When I was 5, and had the sunny front porch all to myself in the
afternoons, I made Dandeliion pies !
And served them on my miniature china tea service, to all my teddy bears
The ingredients were my secret, but, I remember that it was most
important to pick the dandelions while fresh with dew from the
lawn. When I had a full bowlful, (no stems), I poured them out
onto the cement surface on top of the low fieldstone wall, that defined
the front porch of the farmhouse we lived in. I dragged up a low foot
stool, and began to mix the sand, the water, and the dandlions, into a
delicious, chocolatey looking mess.
Then, using a tin baking pan, from my play kitchen utensils, I scooped
up the dough, evened out the top with a small branch, and plopped the
wet "pie" upside down onto the (by now hot from the sun) cement
counter. Many times I had enough "dough" for each of my guests, to have
one. They arrived laster in the afternoon, when the sun had dried and
hardened the little cakes, so you coud actually pick them up and put
them onto your plate. The "tea" was usually water with chopped up grass
bits steeped in it, (also in the heat of the sun).
Before we could go out, for our tea party, all the dolls had to have
their clothes changed, and their hair combed. This could take quite a
while, to do, since many times their clothes were still dirty from last
week's escapades. Often, the half grown kittens had run off,
unceremoniously dragging their jackets behind them. This was very
frustrating for me, and required that I go out (of the porch
playhouse) and "hunt them down", gathering all their dirty and
discarded clothing as I went.
None of the kittens were ever invited to a tea party again, because
their "social tea" manners, just could not be tolerated!
Shortly after that I went into the business, of training wild "kitten"
tigers, using strings with interesting grass pieces attached to them. I
would teach them to just over obstacles, and through firey hoops. This
we enjoyed doing much more, than having tea and getting all dressed up.
Many times, they would hide in the millet barn, which was supposed to be
out of bounds for me. This was a very interesting place, because there
were rows of millet bags stacked ten high , almost to the rafters.
If you found a foothold on the bottom few bags, you could easily crawl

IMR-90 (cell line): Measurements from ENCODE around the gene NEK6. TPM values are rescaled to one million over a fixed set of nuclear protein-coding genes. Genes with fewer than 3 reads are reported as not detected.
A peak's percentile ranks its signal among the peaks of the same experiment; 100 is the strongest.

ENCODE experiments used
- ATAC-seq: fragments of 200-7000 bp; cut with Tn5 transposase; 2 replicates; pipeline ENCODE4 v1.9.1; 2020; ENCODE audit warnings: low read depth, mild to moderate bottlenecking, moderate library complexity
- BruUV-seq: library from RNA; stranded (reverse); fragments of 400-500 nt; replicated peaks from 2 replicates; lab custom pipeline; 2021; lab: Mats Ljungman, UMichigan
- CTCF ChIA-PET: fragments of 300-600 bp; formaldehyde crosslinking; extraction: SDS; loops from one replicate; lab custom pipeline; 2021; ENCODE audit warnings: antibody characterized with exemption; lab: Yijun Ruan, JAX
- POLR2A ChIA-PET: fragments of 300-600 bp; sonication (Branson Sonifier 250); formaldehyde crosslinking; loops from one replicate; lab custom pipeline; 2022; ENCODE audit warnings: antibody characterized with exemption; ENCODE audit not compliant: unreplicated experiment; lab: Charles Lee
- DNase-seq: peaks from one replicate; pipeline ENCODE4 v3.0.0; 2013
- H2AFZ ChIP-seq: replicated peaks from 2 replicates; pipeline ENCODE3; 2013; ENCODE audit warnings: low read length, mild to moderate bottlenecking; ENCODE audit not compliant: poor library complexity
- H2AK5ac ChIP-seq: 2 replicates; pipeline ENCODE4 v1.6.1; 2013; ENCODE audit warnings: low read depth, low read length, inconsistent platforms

up to the top of the stack, and spy on the kittens, or the barn swallows
in their nests. This escapade ended when a whole stack collapsed,
sending me sliding down to the cement floor. Somehow my parents
discovered the collapsed stack, and the barn was locked up.
The most fun of all, was the old weed overgrown jeep, sitting behind
the barn, but not used anymore. We pretended to go on safari in it,
all over the world. We would pack our lunches in bags in the morning,
and eat them in the open topped jeep. The grass was so tall around it,
that when there was wind, it swayed up and down in giant waves. This
jeep could even sail across the ocean. Sometimes we would fish from it,
and then pretend to roast our catch in the back. There was only one
thing that was better than this old jeep, and that was the real Jeep,
that would come when the millet was very close to being ripe and edible
by birds. The farmer would drive it around the fields, with a "banger"
going off eery few minutes. Sometimes, the driver would stop, and pick
us up for a ride around the fields. It was great noisy fun!
Large clouds of birds of all sorts would sit in the millet fields
gourging on the delicious heads of millet. When we made noise, and ran
into the fields, they would rise up squaking and complaining, and then
in a huge dark cloud, fly off all together. It was also great fun
scaring the birds.
When I was little dandelions were the best flower ever, because it
smelled like sweet lemon, and rubbed off on your nose a yellow smudge.
We would gather them by the bunches and make dandelion chains from the
stems, and wear them on our heads like the "spring queens" that we
were. The only nasty about them was that at night, the flower would
close up, and the next day, they didn't open again. We were "dandelion
queens" for only one day!
Writing by Regina Stemberger